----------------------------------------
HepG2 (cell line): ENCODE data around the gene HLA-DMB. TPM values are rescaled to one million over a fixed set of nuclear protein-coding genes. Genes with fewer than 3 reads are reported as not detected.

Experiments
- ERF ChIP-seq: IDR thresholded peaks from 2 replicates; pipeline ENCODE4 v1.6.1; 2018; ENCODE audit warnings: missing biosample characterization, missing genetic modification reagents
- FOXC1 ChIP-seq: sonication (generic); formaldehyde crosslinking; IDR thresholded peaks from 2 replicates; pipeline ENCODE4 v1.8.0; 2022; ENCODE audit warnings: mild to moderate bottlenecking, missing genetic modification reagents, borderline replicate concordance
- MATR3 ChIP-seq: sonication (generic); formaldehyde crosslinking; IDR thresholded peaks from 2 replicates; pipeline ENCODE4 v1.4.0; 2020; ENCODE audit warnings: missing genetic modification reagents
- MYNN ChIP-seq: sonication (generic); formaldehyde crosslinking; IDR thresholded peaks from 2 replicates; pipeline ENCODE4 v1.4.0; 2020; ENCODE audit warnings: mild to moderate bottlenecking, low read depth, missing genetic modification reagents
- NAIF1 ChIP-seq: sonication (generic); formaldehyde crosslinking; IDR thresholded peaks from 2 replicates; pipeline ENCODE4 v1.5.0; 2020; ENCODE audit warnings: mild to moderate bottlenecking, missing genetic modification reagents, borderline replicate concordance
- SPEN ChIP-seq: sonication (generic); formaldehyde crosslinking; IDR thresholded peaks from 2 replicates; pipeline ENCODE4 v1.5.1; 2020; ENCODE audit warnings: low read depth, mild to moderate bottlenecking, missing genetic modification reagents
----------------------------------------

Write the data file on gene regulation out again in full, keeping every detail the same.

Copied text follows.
HepG2 (cell line): ENCODE data around the gene HLA-DMB. TPM values are rescaled to one million over a fixed set of nuclear protein-coding genes. Genes with fewer than 3 reads are reported as not detected.

Experiments
- ERF ChIP-seq: IDR thresholded peaks from 2 replicates; pipeline ENCODE4 v1.6.1; 2018; ENCODE audit warnings: missing biosample characterization, missing genetic modification reagents
- FOXC1 ChIP-seq: sonication (generic); formaldehyde crosslinking; IDR thresholded peaks from 2 replicates; pipeline ENCODE4 v1.8.0; 2022; ENCODE audit warnings: mild to moderate bottlenecking, missing genetic modification reagents, borderline replicate concordance
- MATR3 ChIP-seq: sonication (generic); formaldehyde crosslinking; IDR thresholded peaks from 2 replicates; pipeline ENCODE4 v1.4.0; 2020; ENCODE audit warnings: missing genetic modification reagents
- MYNN ChIP-seq: sonication (generic); formaldehyde crosslinking; IDR thresholded peaks from 2 replicates; pipeline ENCODE4 v1.4.0; 2020; ENCODE audit warnings: mild to moderate bottlenecking, low read depth, missing genetic modification reagents
- NAIF1 ChIP-seq: sonication (generic); formaldehyde crosslinking; IDR thresholded peaks from 2 replicates; pipeline ENCODE4 v1.5.0; 2020; ENCODE audit warnings: mild to moderate bottlenecking, missing genetic modification reagents, borderline replicate concordance
- SPEN ChIP-seq: sonication (generic); formaldehyde crosslinking; IDR thresholded peaks from 2 replicates; pipeline ENCODE4 v1.5.1; 2020; ENCODE audit warnings: low read depth, mild to moderate bottlenecking, missing genetic modification reagents